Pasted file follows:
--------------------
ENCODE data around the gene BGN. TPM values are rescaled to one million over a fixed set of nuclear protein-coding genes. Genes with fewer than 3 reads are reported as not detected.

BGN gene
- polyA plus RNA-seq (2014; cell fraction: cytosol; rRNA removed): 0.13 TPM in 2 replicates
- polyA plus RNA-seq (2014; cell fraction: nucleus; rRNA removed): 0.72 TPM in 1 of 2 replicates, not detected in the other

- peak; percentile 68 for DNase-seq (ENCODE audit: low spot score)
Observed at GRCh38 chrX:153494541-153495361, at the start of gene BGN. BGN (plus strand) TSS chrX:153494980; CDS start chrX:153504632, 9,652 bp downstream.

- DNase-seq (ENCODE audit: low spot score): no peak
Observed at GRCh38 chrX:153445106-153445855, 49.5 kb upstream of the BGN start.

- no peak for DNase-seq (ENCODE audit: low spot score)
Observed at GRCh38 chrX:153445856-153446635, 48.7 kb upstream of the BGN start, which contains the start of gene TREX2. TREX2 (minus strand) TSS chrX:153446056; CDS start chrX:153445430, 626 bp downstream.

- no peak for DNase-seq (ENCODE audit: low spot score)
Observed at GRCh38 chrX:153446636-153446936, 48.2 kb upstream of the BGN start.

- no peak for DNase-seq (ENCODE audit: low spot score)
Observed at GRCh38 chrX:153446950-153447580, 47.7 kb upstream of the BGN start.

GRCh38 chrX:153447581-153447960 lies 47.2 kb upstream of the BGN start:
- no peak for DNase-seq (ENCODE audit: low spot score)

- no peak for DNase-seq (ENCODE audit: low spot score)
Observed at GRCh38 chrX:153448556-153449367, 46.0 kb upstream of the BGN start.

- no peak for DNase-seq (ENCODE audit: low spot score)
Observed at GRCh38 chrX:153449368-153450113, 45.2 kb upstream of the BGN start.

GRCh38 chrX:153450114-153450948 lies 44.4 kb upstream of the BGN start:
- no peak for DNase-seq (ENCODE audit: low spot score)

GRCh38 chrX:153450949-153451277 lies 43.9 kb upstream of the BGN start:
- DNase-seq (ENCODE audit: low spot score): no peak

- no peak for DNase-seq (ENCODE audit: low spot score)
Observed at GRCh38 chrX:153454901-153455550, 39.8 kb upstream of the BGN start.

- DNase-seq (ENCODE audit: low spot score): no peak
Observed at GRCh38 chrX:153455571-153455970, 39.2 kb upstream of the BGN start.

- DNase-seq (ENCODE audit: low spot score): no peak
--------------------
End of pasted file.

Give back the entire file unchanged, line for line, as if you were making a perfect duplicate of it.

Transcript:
ENCODE data around the gene BGN. TPM values are rescaled to one million over a fixed set of nuclear protein-coding genes. Genes with fewer than 3 reads are reported as not detected.

BGN gene
- polyA plus RNA-seq (2014; cell fraction: cytosol; rRNA removed): 0.13 TPM in 2 replicates
- polyA plus RNA-seq (2014; cell fraction: nucleus; rRNA removed): 0.72 TPM in 1 of 2 replicates, not detected in the other

- peak; percentile 68 for DNase-seq (ENCODE audit: low spot score)
Observed at GRCh38 chrX:153494541-153495361, at the start of gene BGN. BGN (plus strand) TSS chrX:153494980; CDS start chrX:153504632, 9,652 bp downstream.

- DNase-seq (ENCODE audit: low spot score): no peak
Observed at GRCh38 chrX:153445106-153445855, 49.5 kb upstream of the BGN start.

- no peak for DNase-seq (ENCODE audit: low spot score)
Observed at GRCh38 chrX:153445856-153446635, 48.7 kb upstream of the BGN start, which contains the start of gene TREX2. TREX2 (minus strand) TSS chrX:153446056; CDS start chrX:153445430, 626 bp downstream.

- no peak for DNase-seq (ENCODE audit: low spot score)
Observed at GRCh38 chrX:153446636-153446936, 48.2 kb upstream of the BGN start.

- no peak for DNase-seq (ENCODE audit: low spot score)
Observed at GRCh38 chrX:153446950-153447580, 47.7 kb upstream of the BGN start.

GRCh38 chrX:153447581-153447960 lies 47.2 kb upstream of the BGN start:
- no peak for DNase-seq (ENCODE audit: low spot score)

- no peak for DNase-seq (ENCODE audit: low spot score)
Observed at GRCh38 chrX:153448556-153449367, 46.0 kb upstream of the BGN start.

- no peak for DNase-seq (ENCODE audit: low spot score)
Observed at GRCh38 chrX:153449368-153450113, 45.2 kb upstream of the BGN start.

GRCh38 chrX:153450114-153450948 lies 44.4 kb upstream of the BGN start:
- no peak for DNase-seq (ENCODE audit: low spot score)

GRCh38 chrX:153450949-153451277 lies 43.9 kb upstream of the BGN start:
- DNase-seq (ENCODE audit: low spot score): no peak

- no peak for DNase-seq (ENCODE audit: low spot score)
Observed at GRCh38 chrX:153454901-153455550, 39.8 kb upstream of the BGN start.

- DNase-seq (ENCODE audit: low spot score): no peak
Observed at GRCh38 chrX:153455571-153455970, 39.2 kb upstream of the BGN start.

- DNase-seq (ENCODE audit: low spot score): no peak